Update on Alzheimer’s disease
By Michèle Sirois, animator at Ère Libre, MAtv and collaborator at the University Institute of Geriatrics of Montreal.
Although scientists are working harder than ever, they have yet to find a drug to cure Alzheimer’s disease. But there is still hope! We now have a better understanding of the mechanisms of this neurocognitive disorder—but what if prevention turned out to be our ultimate weapon?
As we age, brain health becomes a major source of concern—and for good reason. More than 50 million people worldwide suffer from some kind of dementia, including Alzheimer’s disease, it’s most common form. If scientists are unable to discover all of the disease’s mechanisms and no treatments are found, that disturbing statistic is likely to double every 20 years.
Seeking a ray of hope, many people attended a talk by Dr. Fadi Massoud* on January 30, during which he gave an update on Alzheimer’s disease. Invited as part of the Université de Montréal’s series of lectures and workshops (Les belles soirées) and by Centre AvantÂge, Dr. Massoud struck a tone that was both caring and realistic.
What is the difference between dementia and Alzheimer’s disease?
Dementia is a catch-all term that is divided into various categories, as are certain other diseases (e.g. pneumonia includes bacterial pneumonia, viral pneumonia and fungal pneumonia). In the same way, dementia includes Alzheimer’s disease, vascular dementia, dementia with Lewy bodies (DLB), mixed dementia and frontal dementia.
The term dementia is actually outdated. It has a pejorative connotation that is all too often linked to insanity. Several years ago, the scientific and medical communities began using the term neurocognitive disorders.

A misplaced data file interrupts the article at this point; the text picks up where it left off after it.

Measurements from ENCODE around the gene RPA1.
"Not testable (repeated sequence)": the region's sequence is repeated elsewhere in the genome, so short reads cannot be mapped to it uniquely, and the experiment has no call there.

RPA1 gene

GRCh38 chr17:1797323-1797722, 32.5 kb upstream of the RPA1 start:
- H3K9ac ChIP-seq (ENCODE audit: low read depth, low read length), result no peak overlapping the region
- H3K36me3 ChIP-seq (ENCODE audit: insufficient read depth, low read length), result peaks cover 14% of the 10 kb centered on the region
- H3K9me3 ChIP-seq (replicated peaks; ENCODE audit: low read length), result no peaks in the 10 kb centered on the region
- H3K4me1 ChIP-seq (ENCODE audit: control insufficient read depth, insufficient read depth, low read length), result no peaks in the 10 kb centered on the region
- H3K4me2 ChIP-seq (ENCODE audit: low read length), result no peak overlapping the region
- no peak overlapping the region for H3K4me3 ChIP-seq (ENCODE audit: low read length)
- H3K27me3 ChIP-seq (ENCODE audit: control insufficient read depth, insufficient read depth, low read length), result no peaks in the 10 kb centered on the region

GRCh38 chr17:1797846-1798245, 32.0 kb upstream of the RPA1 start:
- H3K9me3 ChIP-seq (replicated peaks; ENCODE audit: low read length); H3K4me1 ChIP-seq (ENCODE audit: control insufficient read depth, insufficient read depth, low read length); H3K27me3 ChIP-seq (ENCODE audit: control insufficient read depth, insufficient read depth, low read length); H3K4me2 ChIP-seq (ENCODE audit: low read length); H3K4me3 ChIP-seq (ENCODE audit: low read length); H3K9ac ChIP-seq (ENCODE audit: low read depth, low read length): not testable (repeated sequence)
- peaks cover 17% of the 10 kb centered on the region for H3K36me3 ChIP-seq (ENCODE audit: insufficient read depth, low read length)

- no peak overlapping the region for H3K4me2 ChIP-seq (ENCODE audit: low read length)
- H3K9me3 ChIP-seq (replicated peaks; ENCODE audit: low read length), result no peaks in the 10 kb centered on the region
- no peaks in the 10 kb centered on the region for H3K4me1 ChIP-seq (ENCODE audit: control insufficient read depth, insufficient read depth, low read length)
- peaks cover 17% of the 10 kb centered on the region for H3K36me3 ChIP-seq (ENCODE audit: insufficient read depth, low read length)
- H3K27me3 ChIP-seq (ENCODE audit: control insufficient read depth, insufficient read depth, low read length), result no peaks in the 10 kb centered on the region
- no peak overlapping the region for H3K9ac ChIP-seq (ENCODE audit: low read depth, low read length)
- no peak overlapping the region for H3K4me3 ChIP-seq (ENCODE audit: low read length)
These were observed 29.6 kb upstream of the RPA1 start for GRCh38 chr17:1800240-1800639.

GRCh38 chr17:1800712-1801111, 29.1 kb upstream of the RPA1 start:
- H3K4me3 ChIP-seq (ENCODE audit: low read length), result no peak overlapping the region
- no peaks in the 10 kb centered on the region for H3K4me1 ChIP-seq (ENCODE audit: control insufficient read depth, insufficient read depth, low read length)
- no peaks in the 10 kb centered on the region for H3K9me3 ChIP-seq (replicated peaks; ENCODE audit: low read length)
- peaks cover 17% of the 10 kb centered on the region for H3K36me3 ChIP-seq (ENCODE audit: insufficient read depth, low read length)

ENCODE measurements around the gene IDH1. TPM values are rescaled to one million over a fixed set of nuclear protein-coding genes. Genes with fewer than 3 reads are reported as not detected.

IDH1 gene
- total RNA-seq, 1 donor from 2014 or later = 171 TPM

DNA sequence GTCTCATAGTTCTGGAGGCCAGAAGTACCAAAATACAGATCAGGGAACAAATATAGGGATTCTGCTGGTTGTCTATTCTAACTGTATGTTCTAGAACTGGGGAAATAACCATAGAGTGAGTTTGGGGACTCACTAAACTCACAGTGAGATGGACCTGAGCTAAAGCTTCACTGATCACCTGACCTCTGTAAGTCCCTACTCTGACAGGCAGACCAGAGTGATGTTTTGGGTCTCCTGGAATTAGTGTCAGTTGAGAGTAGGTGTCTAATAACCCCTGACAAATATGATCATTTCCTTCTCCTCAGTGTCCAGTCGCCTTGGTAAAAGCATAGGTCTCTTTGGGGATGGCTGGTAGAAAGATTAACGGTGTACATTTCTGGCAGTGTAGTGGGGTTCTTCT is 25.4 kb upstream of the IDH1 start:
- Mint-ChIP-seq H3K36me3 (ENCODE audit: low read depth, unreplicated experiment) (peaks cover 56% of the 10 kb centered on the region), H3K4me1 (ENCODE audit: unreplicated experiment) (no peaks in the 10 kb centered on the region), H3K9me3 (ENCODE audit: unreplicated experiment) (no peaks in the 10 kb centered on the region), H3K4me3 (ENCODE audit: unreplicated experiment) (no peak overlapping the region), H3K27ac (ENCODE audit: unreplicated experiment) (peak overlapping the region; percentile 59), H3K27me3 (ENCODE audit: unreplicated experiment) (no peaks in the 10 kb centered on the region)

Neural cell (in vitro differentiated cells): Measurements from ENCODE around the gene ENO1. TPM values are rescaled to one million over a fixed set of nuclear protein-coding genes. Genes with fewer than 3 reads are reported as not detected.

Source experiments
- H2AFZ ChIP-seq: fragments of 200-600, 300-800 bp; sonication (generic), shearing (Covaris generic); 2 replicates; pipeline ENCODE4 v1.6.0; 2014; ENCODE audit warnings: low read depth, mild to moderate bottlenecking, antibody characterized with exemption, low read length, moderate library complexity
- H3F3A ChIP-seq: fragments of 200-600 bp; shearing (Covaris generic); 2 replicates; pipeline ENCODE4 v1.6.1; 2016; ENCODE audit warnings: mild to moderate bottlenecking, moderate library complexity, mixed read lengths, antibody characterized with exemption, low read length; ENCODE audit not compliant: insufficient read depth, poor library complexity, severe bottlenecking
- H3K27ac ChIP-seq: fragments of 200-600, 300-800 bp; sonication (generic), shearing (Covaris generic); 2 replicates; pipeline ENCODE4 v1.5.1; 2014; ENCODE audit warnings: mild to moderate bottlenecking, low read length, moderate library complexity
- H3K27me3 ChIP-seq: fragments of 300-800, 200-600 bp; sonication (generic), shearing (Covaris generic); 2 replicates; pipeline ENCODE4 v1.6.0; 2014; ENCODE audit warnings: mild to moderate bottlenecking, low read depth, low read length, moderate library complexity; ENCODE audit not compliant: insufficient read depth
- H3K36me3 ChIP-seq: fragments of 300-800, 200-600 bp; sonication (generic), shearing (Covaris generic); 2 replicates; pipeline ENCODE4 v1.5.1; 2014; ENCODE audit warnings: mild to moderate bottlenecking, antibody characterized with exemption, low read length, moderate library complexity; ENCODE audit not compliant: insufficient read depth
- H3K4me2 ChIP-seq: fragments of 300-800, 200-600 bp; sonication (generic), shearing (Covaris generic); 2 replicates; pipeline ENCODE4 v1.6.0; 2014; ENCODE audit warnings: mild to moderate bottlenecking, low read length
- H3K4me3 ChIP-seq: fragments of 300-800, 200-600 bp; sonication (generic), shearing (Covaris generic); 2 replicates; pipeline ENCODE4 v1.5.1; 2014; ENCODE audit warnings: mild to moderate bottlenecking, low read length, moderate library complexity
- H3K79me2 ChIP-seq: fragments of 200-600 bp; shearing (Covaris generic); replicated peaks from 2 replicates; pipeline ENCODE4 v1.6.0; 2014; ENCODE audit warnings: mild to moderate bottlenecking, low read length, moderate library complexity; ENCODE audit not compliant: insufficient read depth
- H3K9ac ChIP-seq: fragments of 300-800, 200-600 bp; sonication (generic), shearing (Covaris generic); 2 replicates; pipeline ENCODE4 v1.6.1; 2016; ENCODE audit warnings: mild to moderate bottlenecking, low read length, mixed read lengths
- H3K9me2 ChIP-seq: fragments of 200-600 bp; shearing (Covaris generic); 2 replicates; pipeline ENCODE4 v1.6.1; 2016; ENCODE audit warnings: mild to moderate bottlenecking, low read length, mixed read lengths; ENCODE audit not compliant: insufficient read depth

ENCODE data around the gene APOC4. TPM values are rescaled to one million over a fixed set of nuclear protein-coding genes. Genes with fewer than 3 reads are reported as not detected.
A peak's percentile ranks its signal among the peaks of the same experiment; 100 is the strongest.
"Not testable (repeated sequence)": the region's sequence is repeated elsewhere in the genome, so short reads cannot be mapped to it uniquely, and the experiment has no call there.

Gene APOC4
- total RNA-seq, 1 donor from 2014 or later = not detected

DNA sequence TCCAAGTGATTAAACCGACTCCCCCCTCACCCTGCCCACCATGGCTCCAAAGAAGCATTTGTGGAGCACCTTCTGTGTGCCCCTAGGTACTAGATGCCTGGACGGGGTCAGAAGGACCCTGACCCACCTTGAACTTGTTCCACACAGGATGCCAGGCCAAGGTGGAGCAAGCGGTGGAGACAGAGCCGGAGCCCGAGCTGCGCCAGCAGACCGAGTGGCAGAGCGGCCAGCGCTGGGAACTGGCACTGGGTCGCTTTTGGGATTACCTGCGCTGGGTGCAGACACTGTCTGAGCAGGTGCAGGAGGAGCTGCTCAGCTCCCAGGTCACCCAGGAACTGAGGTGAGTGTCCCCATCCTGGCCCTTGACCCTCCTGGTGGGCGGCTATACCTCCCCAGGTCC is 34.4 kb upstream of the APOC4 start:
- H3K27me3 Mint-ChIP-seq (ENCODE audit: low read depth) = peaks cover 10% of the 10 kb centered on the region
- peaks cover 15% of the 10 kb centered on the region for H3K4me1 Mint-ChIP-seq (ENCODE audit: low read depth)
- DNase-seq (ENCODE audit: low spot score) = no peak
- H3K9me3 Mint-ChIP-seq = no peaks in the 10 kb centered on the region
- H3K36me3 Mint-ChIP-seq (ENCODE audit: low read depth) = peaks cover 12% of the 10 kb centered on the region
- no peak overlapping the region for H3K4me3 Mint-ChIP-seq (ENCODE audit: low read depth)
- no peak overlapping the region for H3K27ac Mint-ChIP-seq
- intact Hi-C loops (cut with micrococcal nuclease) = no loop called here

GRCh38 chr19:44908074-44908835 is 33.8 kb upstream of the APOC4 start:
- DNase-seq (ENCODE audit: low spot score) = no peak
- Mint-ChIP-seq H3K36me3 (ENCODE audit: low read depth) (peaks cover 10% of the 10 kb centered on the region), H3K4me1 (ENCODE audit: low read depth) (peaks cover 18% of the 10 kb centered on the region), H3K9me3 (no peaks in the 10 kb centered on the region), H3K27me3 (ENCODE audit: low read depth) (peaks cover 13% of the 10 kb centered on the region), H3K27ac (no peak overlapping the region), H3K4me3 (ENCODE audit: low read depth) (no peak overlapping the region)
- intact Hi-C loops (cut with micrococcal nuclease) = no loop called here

If we wish to learn how to treat or even prevent Alzheimer’s, we need a better understanding of how the disease develops. In this regard, science has made significant progress in the past three decades.
We now know that as beta-amyloid protein accumulates in the brain and tau protein is modified, inflammation increases, leading to a neurotransmitter deficit. Neurotransmitters convey messages between neurons. In the event of a shortage, communication between neurons is interrupted, ultimately leading to serious brain damage.
Scientists also know that the symptoms of Alzheimer’s (e.g. memory loss, impaired judgment, language problems) develop several years after onset. Thanks among other things to the “plasticity” of our brain and our “cognitive reserve”, Alzheimer’s can go unnoticed for as long as 15 or even 20 years.
- What is brain plasticity?
Brain plasticity (also known as neuroplasticity) is the brain’s capacity to modify how networks of neurons are organized based on lived experience. If a region of the brain becomes ineffective due to the onset of Alzheimer’s, plasticity (or flexibility) means that other neuronal pathways can be created. That way, communication between the neurons is maintained.
- What is cognitive reserve?
The harder the brain worked during a person’s lifetime, the greater his or her cognitive reserve. This is extremely useful during the normal aging process or in Alzheimer’s cases.
Discovering a “miracle drug” ?
One obstacle to the discovery of a “miracle drug” is the fact that diagnoses are made once the disease is at a very advanced stage. As always, it is more difficult to treat a health problem if there is a delay in care.
Buoyed by these discoveries, hundreds of researchers are working hard to find a drug that might cure Alzheimer’s. The disease itself is studied based on various hypotheses. For example, while some researchers are attempting to dissolve proteins that “clump” in the brain, others are seeking to stop these proteins from developing in the first place.